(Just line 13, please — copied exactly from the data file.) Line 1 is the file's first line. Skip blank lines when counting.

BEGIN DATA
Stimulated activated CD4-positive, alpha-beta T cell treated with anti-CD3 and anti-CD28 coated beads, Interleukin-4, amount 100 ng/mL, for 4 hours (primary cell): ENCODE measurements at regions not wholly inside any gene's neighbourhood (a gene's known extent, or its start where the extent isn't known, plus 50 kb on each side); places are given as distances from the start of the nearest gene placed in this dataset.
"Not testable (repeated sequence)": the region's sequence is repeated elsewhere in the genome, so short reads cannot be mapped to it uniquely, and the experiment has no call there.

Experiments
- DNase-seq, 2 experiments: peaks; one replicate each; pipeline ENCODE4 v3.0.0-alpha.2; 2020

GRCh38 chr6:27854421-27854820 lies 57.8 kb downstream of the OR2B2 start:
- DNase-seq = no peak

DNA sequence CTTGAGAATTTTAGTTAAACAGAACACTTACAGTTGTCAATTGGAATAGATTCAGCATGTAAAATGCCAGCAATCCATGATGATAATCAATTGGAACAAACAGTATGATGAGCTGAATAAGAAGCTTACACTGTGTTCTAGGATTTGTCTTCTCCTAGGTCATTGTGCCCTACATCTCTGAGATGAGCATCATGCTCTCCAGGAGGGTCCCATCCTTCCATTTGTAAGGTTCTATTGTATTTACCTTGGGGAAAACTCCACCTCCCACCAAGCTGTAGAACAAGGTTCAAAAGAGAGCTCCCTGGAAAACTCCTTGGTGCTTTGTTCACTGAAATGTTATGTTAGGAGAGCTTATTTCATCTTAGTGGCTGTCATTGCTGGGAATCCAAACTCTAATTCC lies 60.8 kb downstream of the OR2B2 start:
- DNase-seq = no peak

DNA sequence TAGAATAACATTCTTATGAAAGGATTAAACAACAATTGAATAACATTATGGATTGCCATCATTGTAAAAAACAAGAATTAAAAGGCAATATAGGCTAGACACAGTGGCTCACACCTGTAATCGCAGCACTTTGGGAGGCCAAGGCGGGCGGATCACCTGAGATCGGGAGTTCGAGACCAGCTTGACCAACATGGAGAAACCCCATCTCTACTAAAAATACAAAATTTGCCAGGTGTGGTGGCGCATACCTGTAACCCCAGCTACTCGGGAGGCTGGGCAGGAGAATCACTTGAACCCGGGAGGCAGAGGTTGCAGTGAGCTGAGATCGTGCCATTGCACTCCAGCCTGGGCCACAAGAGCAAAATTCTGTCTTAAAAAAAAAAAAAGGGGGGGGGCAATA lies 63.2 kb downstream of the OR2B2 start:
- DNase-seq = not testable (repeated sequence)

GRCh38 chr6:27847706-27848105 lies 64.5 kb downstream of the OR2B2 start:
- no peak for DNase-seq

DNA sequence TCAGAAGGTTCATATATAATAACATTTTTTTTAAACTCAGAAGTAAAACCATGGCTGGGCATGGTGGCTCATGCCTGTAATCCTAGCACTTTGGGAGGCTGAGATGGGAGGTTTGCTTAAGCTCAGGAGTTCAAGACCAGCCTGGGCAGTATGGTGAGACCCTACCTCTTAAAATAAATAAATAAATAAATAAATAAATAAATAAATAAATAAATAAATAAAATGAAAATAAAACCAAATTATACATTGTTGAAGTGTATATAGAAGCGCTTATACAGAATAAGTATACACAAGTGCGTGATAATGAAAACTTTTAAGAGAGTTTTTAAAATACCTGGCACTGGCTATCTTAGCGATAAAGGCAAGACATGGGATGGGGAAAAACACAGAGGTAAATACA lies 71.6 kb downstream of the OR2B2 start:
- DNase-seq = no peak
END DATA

DNA sequence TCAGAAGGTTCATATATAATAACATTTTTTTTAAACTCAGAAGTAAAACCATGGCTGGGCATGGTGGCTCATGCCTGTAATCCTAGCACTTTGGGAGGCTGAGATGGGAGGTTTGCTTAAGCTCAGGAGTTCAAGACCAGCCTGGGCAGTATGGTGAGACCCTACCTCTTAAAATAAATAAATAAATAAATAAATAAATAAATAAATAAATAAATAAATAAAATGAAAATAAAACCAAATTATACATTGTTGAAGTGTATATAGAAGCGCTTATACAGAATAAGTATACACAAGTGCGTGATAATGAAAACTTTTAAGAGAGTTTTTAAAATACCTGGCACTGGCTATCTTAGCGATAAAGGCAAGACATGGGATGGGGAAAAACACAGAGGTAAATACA lies 71.6 kb downstream of the OR2B2 start: